Accounting Adjustment FAQs
What is an adjusting entry in accounting?
Adjusting entries are journal entries in a company’s general ledger that occur at the end of an accounting period to record any unrecognized transactions for that period. Accountants make the majority of adjusting entries after creating the unadjusted trial balance and before running the adjusted trial balance. Adjusting entries help ensure that revenue is properly reflected in the period in which it was earned, not just when it was invoiced or collected, and that expenses are reported in the period in which they were incurred, regardless of when payment was made. Adjusting entries often require some judgment on the part of accountants, based on their knowledge of the business. For example, accounting adjustments are sometimes made to correct an error or to reconcile an item found during the accounting close, such as a bank charge uncovered as part of the cash account reconciliation. Most adjusting entries, however, repeat regularly.
What are examples of adjusting entries?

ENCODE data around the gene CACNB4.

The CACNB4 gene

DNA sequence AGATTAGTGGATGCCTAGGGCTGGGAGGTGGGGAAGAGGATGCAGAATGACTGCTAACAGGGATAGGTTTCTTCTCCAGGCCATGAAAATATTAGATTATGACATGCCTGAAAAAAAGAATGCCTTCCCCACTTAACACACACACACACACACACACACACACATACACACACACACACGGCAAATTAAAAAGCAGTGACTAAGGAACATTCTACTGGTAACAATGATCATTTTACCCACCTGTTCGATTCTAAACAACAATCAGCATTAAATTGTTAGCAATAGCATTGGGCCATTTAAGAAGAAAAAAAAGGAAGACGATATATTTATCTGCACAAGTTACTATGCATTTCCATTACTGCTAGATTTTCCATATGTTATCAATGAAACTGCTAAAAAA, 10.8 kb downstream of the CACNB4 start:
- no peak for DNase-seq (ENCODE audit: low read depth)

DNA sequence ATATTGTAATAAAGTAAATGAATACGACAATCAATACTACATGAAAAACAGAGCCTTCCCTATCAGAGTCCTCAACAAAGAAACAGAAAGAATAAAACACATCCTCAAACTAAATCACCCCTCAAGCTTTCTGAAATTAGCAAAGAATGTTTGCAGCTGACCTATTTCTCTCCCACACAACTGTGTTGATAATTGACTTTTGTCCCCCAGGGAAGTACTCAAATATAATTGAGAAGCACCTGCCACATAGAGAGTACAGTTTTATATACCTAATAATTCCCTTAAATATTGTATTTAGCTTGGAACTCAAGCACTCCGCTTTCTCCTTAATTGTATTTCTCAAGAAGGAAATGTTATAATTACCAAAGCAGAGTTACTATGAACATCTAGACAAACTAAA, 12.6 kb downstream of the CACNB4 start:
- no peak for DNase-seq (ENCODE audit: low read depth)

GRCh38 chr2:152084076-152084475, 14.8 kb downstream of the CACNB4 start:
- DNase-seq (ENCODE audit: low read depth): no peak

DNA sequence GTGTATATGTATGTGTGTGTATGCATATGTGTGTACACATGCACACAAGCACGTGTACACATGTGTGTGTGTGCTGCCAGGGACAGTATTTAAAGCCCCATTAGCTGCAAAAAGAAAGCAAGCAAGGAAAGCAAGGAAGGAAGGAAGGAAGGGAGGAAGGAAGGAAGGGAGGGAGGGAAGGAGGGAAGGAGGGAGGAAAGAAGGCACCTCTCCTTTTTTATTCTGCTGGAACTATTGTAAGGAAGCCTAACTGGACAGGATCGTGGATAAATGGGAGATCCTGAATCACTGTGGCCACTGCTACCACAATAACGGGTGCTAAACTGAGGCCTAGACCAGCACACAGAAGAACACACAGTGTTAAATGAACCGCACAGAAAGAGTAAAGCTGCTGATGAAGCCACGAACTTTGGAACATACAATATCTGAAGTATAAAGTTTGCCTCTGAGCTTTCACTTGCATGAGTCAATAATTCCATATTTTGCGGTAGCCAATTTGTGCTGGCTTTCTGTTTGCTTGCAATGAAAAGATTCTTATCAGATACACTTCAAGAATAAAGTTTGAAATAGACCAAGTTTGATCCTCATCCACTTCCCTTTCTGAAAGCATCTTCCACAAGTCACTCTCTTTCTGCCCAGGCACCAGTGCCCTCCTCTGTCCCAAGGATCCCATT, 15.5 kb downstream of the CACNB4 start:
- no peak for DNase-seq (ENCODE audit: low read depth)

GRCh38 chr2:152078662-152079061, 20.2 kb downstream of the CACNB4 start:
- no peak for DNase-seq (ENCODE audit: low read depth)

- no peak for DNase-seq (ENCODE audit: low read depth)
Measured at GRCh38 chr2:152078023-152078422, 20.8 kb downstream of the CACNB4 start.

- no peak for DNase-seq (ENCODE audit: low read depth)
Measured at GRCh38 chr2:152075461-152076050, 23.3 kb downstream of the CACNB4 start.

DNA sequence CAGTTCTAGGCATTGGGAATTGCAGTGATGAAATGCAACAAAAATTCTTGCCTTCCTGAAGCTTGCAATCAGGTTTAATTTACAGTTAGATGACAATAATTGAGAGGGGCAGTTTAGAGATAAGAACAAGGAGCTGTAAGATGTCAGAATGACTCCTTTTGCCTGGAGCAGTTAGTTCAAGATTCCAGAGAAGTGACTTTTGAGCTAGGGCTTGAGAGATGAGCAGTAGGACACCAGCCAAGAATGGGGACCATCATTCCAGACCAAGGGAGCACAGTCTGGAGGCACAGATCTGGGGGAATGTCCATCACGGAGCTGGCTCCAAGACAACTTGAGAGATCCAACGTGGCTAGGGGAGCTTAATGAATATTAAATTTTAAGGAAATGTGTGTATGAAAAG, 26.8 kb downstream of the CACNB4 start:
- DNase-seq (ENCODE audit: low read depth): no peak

There are three major types of adjusting entries — accruals, deferrals and estimates. An example of a revenue accrual is a sale that has been earned, but the customer has not yet been invoiced by the time the books are closed. An expense accrual accounts for products delivered or services rendered, but the business has not yet received a bill, such as rent paid in arrears. A revenue deferral is necessary when a company invoices or receives payment from a customer before delivering the goods or services, as is the case for customer deposits. An expense deferral is an adjusting entry that is necessary when a company makes a payment in advance of when the expense is actually incurred, such as prepaid insurance premiums. Estimates are adjusting entries that usually involve non-cash transactions, such as inventory reserve for obsolescence and depreciation.